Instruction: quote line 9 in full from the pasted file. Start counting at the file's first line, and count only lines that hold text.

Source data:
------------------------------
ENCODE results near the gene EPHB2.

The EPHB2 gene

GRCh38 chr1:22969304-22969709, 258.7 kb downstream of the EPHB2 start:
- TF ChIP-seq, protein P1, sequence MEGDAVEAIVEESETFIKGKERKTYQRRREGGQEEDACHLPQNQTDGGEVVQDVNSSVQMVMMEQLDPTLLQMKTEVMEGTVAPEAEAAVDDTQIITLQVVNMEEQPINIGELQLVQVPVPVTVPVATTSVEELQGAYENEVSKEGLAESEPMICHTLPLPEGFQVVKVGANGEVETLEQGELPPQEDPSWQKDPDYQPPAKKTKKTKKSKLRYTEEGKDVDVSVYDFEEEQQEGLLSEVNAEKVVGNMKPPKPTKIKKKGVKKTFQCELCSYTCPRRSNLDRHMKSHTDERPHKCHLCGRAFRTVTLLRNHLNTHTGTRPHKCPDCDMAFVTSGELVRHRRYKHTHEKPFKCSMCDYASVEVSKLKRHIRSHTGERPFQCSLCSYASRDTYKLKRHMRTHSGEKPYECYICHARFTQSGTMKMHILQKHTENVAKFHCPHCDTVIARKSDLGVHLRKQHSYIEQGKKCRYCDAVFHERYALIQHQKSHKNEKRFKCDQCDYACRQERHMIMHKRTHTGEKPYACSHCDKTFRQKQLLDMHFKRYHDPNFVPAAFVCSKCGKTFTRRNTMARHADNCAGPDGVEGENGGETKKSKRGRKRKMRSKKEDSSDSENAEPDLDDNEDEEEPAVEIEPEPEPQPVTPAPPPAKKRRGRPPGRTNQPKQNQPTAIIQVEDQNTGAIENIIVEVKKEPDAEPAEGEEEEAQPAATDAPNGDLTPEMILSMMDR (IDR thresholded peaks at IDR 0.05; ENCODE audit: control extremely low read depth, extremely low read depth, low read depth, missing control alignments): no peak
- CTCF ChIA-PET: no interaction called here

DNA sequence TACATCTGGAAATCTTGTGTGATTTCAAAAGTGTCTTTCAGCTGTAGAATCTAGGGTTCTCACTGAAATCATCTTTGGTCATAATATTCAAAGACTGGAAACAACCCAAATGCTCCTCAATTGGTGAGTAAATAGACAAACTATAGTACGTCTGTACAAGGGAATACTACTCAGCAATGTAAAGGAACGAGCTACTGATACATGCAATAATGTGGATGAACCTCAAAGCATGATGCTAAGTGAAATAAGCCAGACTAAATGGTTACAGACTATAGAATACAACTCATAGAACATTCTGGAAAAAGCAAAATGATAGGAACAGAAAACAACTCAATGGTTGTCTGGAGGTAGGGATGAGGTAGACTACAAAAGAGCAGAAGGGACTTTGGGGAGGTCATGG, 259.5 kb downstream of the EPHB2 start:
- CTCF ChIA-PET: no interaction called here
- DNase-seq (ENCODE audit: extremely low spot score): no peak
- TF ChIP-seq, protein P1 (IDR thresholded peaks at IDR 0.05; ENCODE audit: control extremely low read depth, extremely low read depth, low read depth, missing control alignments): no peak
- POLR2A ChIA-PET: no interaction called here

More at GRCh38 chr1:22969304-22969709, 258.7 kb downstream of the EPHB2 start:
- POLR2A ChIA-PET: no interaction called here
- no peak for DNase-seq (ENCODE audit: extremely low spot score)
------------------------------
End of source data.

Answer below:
- TF ChIP-seq, protein P1 (IDR thresholded peaks at IDR 0.05; ENCODE audit: control extremely low read depth, extremely low read depth, low read depth, missing control alignments): no peak